Drivers of site fidelity in ungulates.


Morrison TA(1), Merkle JA(2), Hopcraft JGC(1), Aikens EO(3)(4)(5), Beck JL(6), Boone RB(7), Courtemanch AB(8), Dwinnell SP(9), Fairbanks WS(10), Griffith B(11), Middleton AD(12), Monteith KL(13)(14), Oates B(9), Riotte-Lambert L(1), Sawyer H(15), Smith KT(6), Stabach JA(16), Taylor KL(17), Kauffman MJ(18).
Author information:
(1)Institute of Biodiversity, Animal Health and Comparative Medicine, University of Glasgow, Glasgow, UK.
(2)Department of Zoology and Physiology, University of Wyoming, Laramie, WY, USA.
(3)Department of Migration, Max Planck Institute of Animal Behavior, Radolfzell, Germany.
(4)Department of Biology, University of Konstanz, Konstanz, Germany.
(5)Centre for the Advanced Study of Collective Behaviour, University of Konstanz, Konstanz, Germany.
(6)Department of Ecosystem Science and Management, University of Wyoming, Laramie, WY, USA.
(7)Department of Ecosystem Science and Sustainability and the Natural Resource Ecology Laboratory, Colorado State University, Fort Collins, CO, USA.
(8)Wyoming Game and Fish Department, Jackson, WY, USA.
(9)Wyoming Cooperative Fish and Wildlife Research Unit, Department of Zoology and Physiology, University of Wyoming, Laramie, WY, USA.
(10)Department of Natural Resource Ecology and Management, Oklahoma State University, Stillwater, OK, USA.
(11)U.S. Geological Survey, Alaska Cooperative Fish and Wildlife Research Unit, Institute of Arctic Biology, University of Alaska Fairbanks, Fairbanks, AK, USA.
(12)Department of Environmental Science, Policy and Management, University of California, Berkeley, Berkeley, CA, USA.
(13)Wyoming Cooperative Fish and Wildlife Research Unit, University of Wyoming, Laramie, WY, USA.
(14)Department of Zoology and Physiology & Haub School of Environment and Natural Resources, University of Wyoming, Laramie, WY, USA.
(15)Western Ecosystems Technology, Inc, Laramie, WY, USA.
(16)Smithsonian Conservation Biology Institute, Conservation Ecology Center, National Zoological Park, Front Royal, VA, USA.
(17)Grouse Mountain Environmental Consultants, Buffalo, WY, USA.
(18)U.S. Geological Survey, Wyoming Cooperative Fish and Wildlife Research Unit, Department of Zoology and Physiology, University of Wyoming, Laramie, WY, USA.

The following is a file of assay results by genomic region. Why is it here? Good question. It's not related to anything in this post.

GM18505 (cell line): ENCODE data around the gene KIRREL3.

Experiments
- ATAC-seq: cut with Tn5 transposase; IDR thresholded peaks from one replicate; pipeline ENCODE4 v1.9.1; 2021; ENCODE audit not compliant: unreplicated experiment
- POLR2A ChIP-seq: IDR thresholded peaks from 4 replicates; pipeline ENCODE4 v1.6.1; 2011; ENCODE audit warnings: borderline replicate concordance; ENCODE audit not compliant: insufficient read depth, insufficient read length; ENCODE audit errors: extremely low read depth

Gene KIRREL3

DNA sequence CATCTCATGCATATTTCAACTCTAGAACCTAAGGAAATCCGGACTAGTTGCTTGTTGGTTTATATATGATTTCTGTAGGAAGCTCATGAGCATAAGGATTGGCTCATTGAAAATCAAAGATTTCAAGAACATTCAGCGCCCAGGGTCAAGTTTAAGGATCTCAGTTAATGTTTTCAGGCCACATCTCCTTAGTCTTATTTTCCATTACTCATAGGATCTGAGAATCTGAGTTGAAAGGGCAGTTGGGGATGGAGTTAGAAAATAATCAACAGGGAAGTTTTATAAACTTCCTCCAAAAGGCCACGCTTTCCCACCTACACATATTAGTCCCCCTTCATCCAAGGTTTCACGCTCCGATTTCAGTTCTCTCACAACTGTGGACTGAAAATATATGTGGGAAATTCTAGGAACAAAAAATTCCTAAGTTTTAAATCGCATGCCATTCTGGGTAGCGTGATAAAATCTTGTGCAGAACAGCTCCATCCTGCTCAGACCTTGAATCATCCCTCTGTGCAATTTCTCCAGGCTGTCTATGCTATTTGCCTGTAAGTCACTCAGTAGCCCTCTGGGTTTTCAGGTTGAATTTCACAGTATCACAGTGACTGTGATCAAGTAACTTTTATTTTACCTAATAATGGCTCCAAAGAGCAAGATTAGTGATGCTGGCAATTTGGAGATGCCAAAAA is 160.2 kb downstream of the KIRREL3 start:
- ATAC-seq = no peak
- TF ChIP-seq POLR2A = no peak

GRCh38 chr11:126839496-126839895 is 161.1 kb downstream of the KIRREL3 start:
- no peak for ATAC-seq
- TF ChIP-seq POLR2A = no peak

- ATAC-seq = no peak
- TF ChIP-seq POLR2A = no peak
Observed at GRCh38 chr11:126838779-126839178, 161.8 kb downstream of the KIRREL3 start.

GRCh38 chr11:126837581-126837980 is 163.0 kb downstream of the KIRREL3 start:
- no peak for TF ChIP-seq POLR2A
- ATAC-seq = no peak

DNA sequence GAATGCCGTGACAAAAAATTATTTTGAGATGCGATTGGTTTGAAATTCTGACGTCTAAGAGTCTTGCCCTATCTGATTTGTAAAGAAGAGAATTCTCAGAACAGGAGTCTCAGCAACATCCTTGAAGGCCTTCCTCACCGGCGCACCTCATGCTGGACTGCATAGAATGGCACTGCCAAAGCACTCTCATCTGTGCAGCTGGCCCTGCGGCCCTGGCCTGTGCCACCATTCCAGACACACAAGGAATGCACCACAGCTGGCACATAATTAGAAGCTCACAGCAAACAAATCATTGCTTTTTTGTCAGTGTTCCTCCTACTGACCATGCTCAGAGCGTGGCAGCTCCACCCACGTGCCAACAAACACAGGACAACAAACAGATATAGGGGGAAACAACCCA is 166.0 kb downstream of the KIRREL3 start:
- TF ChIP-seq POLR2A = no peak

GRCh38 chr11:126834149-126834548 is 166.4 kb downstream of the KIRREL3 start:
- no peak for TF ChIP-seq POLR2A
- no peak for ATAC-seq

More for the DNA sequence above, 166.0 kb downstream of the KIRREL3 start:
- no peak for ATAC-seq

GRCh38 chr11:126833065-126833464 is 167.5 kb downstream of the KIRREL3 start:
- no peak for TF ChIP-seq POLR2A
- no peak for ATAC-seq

While the tendency to return to previously visited locations-termed 'site fidelity'-is common in animals, the cause of this behaviour is not well understood. One hypothesis is that site fidelity is shaped by an animal's environment, such that animals living in landscapes with predictable resources have stronger site fidelity. Site fidelity may also be conditional on the success of animals' recent visits to that location, and it may become stronger with age as the animal accumulates experience in their landscape. Finally, differences between species, such as the way memory shapes site attractiveness, may interact with environmental drivers to modulate the strength of site fidelity. We compared inter-year site fidelity in 669 individuals across eight ungulate species fitted with GPS collars and occupying a range of environmental conditions in North America and Africa. We used a distance-based index of site fidelity and tested hypothesized drivers of site fidelity using linear mixed effects models, while accounting for variation in annual range size. Mule deer Odocoileus hemionus and moose Alces alces exhibited relatively strong site fidelity, while wildebeest Connochaetes taurinus and barren-ground caribou Rangifer tarandus granti had relatively weak fidelity. Site fidelity was strongest in predictable landscapes where vegetative greening occurred at regular intervals over time (i.e. high temporal contingency). Species differed in their response to spatial heterogeneity in greenness (i.e. spatial constancy). Site fidelity varied seasonally in some species, but remained constant over time in others. Elk employed a 'win-stay, lose-switch' strategy, in which successful resource tracking in the springtime resulted in strong site fidelity the following spring. Site fidelity did not vary with age in any species tested. Our results provide support for the environmental hypothesis, particularly that regularity in vegetative phenology shapes the strength of site fidelity at the inter-annual scale. Large unexplained differences in site fidelity suggest that other factors, possibly species-specific differences in attraction to known sites, contribute to variation in the expression of this behaviour. Understanding drivers of variation in site fidelity across groups of organisms living in different environments provides important behavioural context for predicting how animals will respond to environmental change.